Posted by: alegra22 | February 15, 2009

Unmoored

my-lifeIf I stay at it today, I will have reached my self-assigned deadline of 9000 words. I have 7200 divided into two chapters (plus, the short story I reworked which bumps me up slightly) now I just have to tackle the big bad third chapter introducing Mr.DeathHimself.

The thing is, I had grand visions of racing towards the 30,000 mark by now. I imagined that on top of this, I would also have finally finished working through the chewed up grammar book that I dragged halfway across the planet because without the kids, without the house, without Dan, I would have oh so much time on my hands and would basically be a productivity machine.

I had big plans. I would be doing all of this side by side with my mother, basking in her presence, throwing out a few hahaha one liners to keep my folks smiling and a happy family we would be. But a few days after my arrival I noticed a low-level buzzing beneath my skin, right behind my heart. For the first week I was teary-eyed and restless, absorbing the reality of why I came to California, what it all meant. With the news that my mother was clear for lymphoma, a certain weight was lifted, but still, the anxiety remains. I thought maybe it is the cold. The gray skies. And this could be a sliver of it. I don’t do well in the cold, everything about me contracts, grows tense, tries to conserve itself. But that isn’t the big issue here.

I figured it out last night while talking to Dan. I miss my kids in a visceral way that I had no way of being prepared for. I said to Dan last night “Mentally, I am able to cope during the day, at least I thought I was coping, but my body on the other hand, my body is a mother now and it knows that it is half a planet away from her young children and there is no way that is right, in any form.” I have been waking up from nightmares crying while still half-asleep. All of my dreams have to do with my children, with somehow being unable to protect them or be close to them when they need me.

Our ability to get into a plane and fly away, knowing that most likely we will be able to return, is a fairly recent development. My body and its wiring isn’t impressed with this ‘theory’, it only knows that its young offspring are far too far away for my radar to reach them and so, it is flipping out. Every other trip I have been away from my kids has been short and sweet, ten days at the most, and those ten days kept me so completely busy that I didn’t have time to register the ache for my bugaloos.

It has been good to see Sol on the webcam, but difficult at the same time. Zaviera is too young to make sense of it. She looks at her mommy trapped on the screen and she gets annoyed. It doesn’t make sense. At all. So she curls up and glowers at me. She says “Go away movie mommy!” and my heart breaks because I see her soft belly, her long limbs, her squeezable cheeks and I want to be two places at once.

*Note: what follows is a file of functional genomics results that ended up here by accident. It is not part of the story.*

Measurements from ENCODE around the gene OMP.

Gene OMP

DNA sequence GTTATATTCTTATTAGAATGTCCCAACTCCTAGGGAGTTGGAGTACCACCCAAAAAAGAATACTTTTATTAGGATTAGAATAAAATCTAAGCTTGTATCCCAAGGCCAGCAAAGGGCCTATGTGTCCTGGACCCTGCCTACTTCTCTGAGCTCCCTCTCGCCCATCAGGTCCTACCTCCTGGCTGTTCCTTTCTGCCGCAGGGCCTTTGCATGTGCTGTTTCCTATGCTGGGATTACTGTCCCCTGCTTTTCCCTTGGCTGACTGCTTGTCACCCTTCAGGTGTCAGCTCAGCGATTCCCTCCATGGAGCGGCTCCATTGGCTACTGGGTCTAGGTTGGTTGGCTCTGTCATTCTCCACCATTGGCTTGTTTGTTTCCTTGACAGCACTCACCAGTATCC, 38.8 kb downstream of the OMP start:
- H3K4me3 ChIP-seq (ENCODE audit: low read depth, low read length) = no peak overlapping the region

I left New Zealand thinking of how productive and restful it would be to be here supporting my parents and I have learned a major lesson. I am not nearly as productive and restful as I am when I am surrounded by the chaos of my children, the love of my husband.

The old self was unmoored a long time ago, only I didn’t realize that it was a permanent shift. The single self Alegra is now an Alegra expanded into a family and just this taste of what it would be like, to be returned back to who I was before, has made me realize I would not give up who I have become for the world.

Four days and counting…and still, when I know I am back home with my children the buzzing will have settled, to be replaced by whining and demands and all sorts of beautiful chaos, but my heart will then be stretched back to California, missing my parents.

Like my mother last night said, ‘I don’t think families were ever meant to be separated from one another like this – to spread so far away.”

I agree, but how to shrink the world?

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Responses

  1. This blog is SO relevant to my current situation. The disconnection you feel as a parent when you are away from your children is hard to explain to non-parents. That constant concern, anguish or worry you have about their wellbeing and safety is a scary thought.

    When you leave your single life behind you also start to leave a more self-centered, selfish person behind too. If you don’t, then being a parent is going to be very difficult for you indeed. You seem to have picked up that maternal instinct rather well I would have to say.

    I have been away from my daughters for almost 6 months (3 years ago)modern technology does make it easier, but keeping yourself focussed on the reason/purpose of your absence is key during these tough times. Your blog has reminded me of this. Having the knowledge that you have people who love you back home helps keep you doing what you need to do. writing for you and healing for me!


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